Are you snowed under with bills and would love to get your heating, electricity and food practically for free? Well, there’s an innovative man in rural Latvia who can show you how.
Do it yourself
Some people come to Latvia for business or to get an education, or they discover the place as tourists and decide to stick around. But for Thomas Krüger from Germany, it was love at first sight.
About 15 years ago, he spotted his future-wife Līga singing in a visiting choir, and eventually they moved to her native land. In 2011, they bought “Lejas Varicēni,” a 6.5-hectare property near Smiltene, 125 km northeast of Riga, and have turned it into a showcase of what you can do with not much cash but an abundance of imagination and energy.
“Whatever you want to do, you can do it! And then the only question becomes, “how?” says Thomas.
Land of plenty
At first glance, “Lejas Varicēni” looks like a pastoral idyll, with donkeys, chickens and geese meandering about the green pastures. But then you notice strange mushroom-like structures sprouting out of the meadows, which turn out to be “hobbit houses.”
Sunk into the ground, assembled from clay, straw and whatever can be scrounged and topped with turf for extra insulation, they are easy to build and dirt cheap. The simplest one on the property, which was put up by a bunch of friends over a few weekends as an experiment, cost a grand total of 30 euros. The bill for a higher-end version, now the realm of the teenage daughter (who also did a lot of the work herself), ran at just over 1,000 euros. Mod cons include a skylight made from scavenged washing machine doors.
Dreaming of creating an ecovillage at “Lejas Varicēni,” Thomas went to courses in Italy on alternative agriculture. There he learned about permaculture, an approach which “works with nature rather than against it.” The family got busy mulching and composting, and now grows all its own vegetables. And all year round at that, thanks to a greenhouse which maintains a constant temperature by being sunk deep into the ground with double-glazing on top. In mid-October, the tomatoes straight off the vine are delicious, and peppers, figs and dates are also ripening.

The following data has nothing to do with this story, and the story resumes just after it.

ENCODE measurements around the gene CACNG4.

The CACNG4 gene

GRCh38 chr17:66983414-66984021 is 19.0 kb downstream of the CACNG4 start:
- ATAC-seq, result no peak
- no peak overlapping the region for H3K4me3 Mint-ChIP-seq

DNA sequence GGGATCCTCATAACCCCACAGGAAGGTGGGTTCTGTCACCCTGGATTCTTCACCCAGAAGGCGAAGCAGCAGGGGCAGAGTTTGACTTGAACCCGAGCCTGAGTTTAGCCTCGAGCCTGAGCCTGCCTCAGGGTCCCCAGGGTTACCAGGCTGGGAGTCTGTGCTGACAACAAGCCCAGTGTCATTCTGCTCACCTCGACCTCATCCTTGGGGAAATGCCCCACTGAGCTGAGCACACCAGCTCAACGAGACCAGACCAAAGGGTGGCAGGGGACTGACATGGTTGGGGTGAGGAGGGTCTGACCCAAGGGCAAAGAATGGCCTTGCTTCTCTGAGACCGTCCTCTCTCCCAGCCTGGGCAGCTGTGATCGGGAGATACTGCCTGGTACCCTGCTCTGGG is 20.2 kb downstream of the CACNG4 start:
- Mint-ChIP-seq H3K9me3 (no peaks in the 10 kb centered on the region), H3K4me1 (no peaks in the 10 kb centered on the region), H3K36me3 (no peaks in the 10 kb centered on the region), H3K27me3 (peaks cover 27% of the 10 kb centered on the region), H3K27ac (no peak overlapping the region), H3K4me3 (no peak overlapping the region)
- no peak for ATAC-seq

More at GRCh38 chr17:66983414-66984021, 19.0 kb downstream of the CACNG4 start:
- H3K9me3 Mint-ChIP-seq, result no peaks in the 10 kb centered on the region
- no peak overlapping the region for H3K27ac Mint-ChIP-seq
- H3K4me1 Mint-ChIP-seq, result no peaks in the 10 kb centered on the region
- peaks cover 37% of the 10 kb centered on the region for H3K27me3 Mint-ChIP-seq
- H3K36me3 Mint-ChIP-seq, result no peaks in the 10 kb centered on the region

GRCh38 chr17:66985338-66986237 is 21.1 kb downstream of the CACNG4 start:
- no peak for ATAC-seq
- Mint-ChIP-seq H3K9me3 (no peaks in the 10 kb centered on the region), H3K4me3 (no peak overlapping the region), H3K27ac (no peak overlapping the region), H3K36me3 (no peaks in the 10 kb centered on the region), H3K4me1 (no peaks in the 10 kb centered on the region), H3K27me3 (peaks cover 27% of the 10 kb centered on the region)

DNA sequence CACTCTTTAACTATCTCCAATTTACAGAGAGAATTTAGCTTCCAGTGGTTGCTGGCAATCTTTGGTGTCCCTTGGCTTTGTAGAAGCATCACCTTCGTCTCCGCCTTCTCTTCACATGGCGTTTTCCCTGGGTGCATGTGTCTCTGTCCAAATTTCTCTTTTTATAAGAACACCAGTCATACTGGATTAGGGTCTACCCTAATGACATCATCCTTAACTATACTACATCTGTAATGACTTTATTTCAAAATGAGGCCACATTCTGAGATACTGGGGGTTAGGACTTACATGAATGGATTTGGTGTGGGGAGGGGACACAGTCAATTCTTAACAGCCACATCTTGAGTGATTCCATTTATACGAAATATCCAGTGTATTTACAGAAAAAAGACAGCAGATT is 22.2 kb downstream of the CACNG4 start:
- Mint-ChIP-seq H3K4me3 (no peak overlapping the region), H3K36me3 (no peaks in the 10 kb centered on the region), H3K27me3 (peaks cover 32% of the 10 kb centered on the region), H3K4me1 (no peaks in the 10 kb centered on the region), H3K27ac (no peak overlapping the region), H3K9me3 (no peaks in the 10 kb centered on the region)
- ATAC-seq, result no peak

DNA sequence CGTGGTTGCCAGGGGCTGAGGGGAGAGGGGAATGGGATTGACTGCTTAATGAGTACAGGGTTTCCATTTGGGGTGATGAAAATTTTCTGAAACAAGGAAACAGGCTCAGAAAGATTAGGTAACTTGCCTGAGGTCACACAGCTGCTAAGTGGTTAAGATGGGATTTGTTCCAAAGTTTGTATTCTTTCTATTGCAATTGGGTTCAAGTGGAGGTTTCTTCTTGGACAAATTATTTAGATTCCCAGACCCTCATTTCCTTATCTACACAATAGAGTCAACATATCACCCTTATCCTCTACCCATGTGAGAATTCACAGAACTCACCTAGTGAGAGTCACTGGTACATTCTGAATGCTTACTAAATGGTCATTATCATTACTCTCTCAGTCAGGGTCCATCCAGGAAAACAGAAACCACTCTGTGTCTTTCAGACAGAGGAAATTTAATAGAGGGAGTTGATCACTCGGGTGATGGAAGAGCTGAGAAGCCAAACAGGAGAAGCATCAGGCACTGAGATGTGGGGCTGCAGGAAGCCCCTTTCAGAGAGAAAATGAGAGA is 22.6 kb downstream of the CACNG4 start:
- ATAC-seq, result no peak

The Krügers make their own juices, jams, ketchup and wine, and the cellar is stocked with their own preserved pork. A neighbour provides honey and goat’s milk. As well as harvesting over 30 mature apple trees, the family recently planted a “food forest,” which will eventually become a self-sustaining ecosystem providing walnuts, apricots, peaches, plums and even kiwi fruit, courtesy of a sapling acclimatised in Siberia.
Līga’s salary as a teacher puts some money on the table, and before the Covid crisis, they received funds from Germany to take in troubled adolescents for long-term stays.
Once an electrical engineer with a lucrative career in internet security, Thomas has no regrets about leaving the rat race. He loves the Latvian tradition of talkas, or working bees, where friends get together to build something, learn new stuff and have fun.
“In Germany, I existed, but here I am alive,” he says. “In Latvia, everyone is happy to pitch in, whereas in Germany if your neighbour’s apples fall on your side of the fence, you’re in trouble.”
Power to the people
According to Thomas, complete self-sufficiency is not necessary for sociable homo sapiens. But he estimates the family supplies about 30 percent of absolutely everything it consumes in summer, and it plans to gradually raise this to 70 percent.
They currently use a mixture of solar and grid power, but when some EU-funded panels come online, they will be completely on their own. And on a recent weekend, a team of experts from Estonia helped install a triangle-shaped house which produces its own energy.
The family keeps warm in winter with rocket mass heaters, highly efficient wood-fired stoves (and bread ovens) which Thomas fashions from clay and scrap metal. They also cost almost nothing to build and keep a room warm with just an armful of firewood. And he has helped install these at many other farms around Latvia, including for Sandis Behmanis, profiled here a few weeks ago.
Thomas believes the world is facing ecological, financial and now epidemiological crises, and we have plundered the Earth’s resources to the limit. Fortunately, this man has solutions which are good for the planet and offer people healthier and happier lives.